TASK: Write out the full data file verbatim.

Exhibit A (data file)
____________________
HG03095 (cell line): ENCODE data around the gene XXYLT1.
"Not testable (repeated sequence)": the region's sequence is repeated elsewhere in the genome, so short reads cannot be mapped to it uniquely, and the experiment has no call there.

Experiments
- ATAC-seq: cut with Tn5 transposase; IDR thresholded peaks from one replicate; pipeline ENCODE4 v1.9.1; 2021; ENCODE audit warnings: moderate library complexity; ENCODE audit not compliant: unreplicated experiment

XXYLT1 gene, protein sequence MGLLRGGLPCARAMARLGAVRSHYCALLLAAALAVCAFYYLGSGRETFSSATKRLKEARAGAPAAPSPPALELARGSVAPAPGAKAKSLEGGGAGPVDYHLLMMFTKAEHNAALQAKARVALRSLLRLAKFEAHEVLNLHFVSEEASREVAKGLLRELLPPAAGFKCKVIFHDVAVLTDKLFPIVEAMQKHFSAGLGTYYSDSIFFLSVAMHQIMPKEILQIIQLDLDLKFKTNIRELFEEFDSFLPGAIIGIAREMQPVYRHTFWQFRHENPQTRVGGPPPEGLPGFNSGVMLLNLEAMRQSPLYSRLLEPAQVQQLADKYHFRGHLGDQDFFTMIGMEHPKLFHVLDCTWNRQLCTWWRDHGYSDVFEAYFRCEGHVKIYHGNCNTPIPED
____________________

HG03095 (cell line): ENCODE data around the gene XXYLT1.
"Not testable (repeated sequence)": the region's sequence is repeated elsewhere in the genome, so short reads cannot be mapped to it uniquely, and the experiment has no call there.

Experiments
- ATAC-seq: cut with Tn5 transposase; IDR thresholded peaks from one replicate; pipeline ENCODE4 v1.9.1; 2021; ENCODE audit warnings: moderate library complexity; ENCODE audit not compliant: unreplicated experiment

XXYLT1 gene, protein sequence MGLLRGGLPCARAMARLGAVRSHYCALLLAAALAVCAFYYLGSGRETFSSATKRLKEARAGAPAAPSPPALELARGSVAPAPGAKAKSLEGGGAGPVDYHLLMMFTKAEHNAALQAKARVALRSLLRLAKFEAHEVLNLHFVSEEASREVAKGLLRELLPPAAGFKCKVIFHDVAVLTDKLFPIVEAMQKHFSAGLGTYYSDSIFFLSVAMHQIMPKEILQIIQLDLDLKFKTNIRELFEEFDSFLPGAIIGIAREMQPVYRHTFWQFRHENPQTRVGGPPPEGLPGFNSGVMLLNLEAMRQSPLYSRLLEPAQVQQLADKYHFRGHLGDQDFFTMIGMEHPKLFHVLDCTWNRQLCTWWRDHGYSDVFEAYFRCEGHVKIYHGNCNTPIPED